Work pressures drive demand for male cosmetic surgery

There has been a big rise in men over 50 seeking cosmetic surgery. Picture: Robert Perry
There has been a big rise in men over 50 seeking cosmetic surgery. Picture: Robert Perry
Share this article
0
Have your say

A GROWING number of Scottish middle-aged men are turning to cosmetic surgery to help them regain the body of their youth and hold on to their job in an increasingly competitive workplace, figures suggest.

One clinic in Glasgow reported a 150 per cent increase in men over 50 undergoing a technique to remove fat and sculpt the body in the past year.

Elsewhere, surgeons said more men were coming forward for procedures including facelifts and removal of “moobs” – man boobs – as they became more aware of the importance of maintaining their appearance in the business world.

Psychologists said the men believed they needed to look younger and fitter to hold on to their status and fend off younger rivals in the workplace.

Dr Dennis Wolf, joint medical director at The Private Clinic in Glasgow, said that cosmetic treatments had become more affordable in recent years and many men were also more knowledgeable about what therapies or treatments might help them achieve a youthful facade.

“In terms of people trying to get work in the current economic climate people want to optimise not just their knowledge in the industry they work in, but with the competition that is around from younger males they want to optimise themselves in terms of how they look,” he said.

“That is not just the way they dress or come across as a person but also first impressions.”

Wolf said people expressed concern about the way they looked, but many men also have “let themselves go” due to a lack of exercise and bad diets. In most cases a swift “nip and tuck” would yield results faster than embarking on a diet and exercise regime.

“They may find they have put on a stone and a half and want to get rid of it,” Wolf said. “To do that through exercise may take six to 18 months.”

The medic said that some people saw the liposuction treatments as a “kick-start” to a new healthy lifestyle.

One technique which has been particularly popular among men is a procedure called Vaser, which uses ultrasonic energy which is passed through fatty tissue.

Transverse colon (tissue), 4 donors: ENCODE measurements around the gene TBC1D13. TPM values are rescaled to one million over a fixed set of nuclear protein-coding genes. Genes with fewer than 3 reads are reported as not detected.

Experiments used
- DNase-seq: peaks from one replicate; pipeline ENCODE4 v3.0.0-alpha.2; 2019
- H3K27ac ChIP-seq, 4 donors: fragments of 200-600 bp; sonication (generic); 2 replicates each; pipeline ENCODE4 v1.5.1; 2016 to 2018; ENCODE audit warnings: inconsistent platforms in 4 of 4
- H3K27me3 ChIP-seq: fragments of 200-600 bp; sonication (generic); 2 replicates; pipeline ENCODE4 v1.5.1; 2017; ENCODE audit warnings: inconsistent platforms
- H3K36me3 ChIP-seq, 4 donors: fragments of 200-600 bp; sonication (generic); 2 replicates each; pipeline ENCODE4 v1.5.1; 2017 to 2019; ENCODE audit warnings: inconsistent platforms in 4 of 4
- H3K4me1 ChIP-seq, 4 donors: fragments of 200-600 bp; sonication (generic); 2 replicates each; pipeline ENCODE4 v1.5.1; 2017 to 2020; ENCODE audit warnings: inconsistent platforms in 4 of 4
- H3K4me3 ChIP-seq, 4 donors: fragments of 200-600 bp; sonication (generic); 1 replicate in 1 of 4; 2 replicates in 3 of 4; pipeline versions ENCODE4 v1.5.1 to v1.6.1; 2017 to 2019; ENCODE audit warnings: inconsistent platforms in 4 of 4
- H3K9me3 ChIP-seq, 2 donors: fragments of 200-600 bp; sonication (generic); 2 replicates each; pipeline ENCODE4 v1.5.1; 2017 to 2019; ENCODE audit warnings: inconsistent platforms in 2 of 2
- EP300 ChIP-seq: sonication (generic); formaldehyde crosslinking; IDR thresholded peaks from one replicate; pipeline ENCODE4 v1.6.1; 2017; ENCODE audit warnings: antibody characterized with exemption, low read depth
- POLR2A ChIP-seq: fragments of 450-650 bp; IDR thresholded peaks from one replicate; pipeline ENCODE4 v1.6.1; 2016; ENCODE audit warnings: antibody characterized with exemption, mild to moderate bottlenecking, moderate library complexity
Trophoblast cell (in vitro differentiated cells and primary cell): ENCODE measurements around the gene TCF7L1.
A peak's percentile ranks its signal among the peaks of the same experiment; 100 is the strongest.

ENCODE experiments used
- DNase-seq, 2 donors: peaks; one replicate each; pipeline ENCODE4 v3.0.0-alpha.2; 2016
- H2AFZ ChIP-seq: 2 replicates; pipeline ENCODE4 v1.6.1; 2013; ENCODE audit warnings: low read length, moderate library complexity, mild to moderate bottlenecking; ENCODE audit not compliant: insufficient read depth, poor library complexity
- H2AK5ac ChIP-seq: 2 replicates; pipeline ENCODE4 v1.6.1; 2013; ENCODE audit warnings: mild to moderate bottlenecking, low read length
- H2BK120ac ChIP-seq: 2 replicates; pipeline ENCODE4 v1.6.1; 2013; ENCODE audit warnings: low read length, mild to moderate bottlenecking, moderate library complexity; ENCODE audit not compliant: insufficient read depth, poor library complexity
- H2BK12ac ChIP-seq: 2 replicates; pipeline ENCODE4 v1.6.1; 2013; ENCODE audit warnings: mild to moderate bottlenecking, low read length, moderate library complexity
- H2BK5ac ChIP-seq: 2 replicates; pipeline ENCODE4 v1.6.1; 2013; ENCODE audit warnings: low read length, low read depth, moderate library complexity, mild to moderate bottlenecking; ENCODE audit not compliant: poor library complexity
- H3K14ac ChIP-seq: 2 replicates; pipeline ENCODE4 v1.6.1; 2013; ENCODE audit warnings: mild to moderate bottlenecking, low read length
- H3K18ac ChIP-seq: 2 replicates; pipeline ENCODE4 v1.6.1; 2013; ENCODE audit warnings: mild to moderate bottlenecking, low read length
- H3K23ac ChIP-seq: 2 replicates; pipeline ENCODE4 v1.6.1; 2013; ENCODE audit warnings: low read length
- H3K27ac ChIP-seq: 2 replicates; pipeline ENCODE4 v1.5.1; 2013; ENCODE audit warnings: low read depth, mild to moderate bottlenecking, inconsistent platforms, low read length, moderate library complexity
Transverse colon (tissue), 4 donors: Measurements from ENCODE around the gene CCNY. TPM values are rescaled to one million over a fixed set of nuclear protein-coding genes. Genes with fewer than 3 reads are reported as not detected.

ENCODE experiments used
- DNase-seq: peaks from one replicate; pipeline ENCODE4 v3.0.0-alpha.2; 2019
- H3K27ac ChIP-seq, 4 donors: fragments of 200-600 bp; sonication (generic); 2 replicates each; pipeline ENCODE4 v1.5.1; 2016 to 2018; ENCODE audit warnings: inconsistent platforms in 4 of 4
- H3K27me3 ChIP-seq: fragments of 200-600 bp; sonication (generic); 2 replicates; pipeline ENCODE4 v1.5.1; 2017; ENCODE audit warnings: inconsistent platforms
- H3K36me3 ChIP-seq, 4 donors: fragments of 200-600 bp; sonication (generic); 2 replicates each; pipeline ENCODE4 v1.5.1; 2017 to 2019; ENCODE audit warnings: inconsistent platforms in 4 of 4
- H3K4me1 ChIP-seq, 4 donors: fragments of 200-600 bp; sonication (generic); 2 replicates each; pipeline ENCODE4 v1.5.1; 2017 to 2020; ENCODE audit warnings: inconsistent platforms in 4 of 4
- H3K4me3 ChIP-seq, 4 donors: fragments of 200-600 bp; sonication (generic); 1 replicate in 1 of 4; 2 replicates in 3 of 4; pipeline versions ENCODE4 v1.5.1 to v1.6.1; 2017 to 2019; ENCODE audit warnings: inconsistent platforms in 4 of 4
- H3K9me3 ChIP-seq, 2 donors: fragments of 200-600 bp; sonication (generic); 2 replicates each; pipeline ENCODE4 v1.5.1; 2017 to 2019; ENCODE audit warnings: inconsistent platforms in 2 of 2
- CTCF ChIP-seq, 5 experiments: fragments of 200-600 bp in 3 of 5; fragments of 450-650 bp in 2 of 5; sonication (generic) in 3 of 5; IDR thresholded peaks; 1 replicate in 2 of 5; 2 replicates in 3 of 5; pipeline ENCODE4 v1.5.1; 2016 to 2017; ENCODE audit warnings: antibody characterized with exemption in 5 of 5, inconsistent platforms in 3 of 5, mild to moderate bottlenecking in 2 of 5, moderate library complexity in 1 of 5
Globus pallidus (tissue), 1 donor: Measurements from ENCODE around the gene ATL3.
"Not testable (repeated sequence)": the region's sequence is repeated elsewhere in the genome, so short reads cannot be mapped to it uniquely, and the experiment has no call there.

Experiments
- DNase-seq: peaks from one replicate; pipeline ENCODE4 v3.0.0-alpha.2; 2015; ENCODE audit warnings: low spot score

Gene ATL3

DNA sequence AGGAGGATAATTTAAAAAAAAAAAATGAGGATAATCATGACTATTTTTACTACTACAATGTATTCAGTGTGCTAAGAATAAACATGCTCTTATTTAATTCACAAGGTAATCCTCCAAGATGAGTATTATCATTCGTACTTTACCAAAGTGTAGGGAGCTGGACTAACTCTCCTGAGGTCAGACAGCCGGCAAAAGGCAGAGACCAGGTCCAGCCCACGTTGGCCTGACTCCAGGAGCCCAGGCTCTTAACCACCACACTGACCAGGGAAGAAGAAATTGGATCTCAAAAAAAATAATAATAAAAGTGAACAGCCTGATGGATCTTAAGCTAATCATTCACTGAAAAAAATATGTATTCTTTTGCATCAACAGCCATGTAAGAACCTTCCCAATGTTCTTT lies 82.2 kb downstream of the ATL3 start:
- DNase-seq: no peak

The ultrasound beams break up and liquefy the fat, which can then be sucked out. The technique can also be used to help sculpt and define ­muscles, giving a more toned appearance.

The technique is less invasive than traditional liposuction, making it a popular choice for many patients. It also offers a quicker and easier recovery.

The clinic has seen a 150 per cent increase in men over 50 undergoing Vaser treatment in the past year. Overall the clinic treated 30 times as many men and women using the technique last year compared with 2010.

Depending on how many ­areas of the body are treated, the technique can cost from around £2,500 to more than £10,000.

Wolf said they had treated a lot of businessmen using the technique, but also tradesmen who were generally quite fit but wanted help to define their physiques.

Vivek Sivarajan, a surgeon with Confidence Cosmetic, based at the Nuffield Hospital in Glasgow, also reported an increase in older men seeking treatment to enhance their looks.

“I have treated four or five guys in the past couple of weeks for liposuction, all of them in their 40s and 50s and all independently wealthy individuals – three of them owned their own companies,” he said.

“I am definitely seeing an ­increase in liposuction cases in men and other types of ­surgery as well.”

Sivarajan said he saw a lot of men who, despite their efforts to work out in the gym, just could not shift the last bit of extra weight around their stomach or reduce their “man boobs”.

“I see a lot of liposuction ­patients and I’d say 18 months ago 80 to 90 per cent of my ­patients were female,” he said. “Now it is closer to 50-50. In the last few weeks it’s been more men than women.”

Cary Cooper, professor of organisational psychology and health at Lancaster University, agreed that the current ­economic ­climate was making men more aware of their ­appearance as they strive to maintain their positions in the workplace.

“Thinking about job insecurity out there, thinking that people from the top floor to the shop floor can be made ­redundant, you can see why people want to look really healthy and vigorous,” he said.

“It is part of an image, and if you are in certain sectors, like the financial sector or senior management generally, looking resilient and fit becomes very important.

“It is probably not that they want to look more attractive, it is wanting to appear that they are young and physically fit.

“People believe that if this guy looks after his health, he will look after me professionally as a client or for our business.”

Twitter: @LyndsayBuckland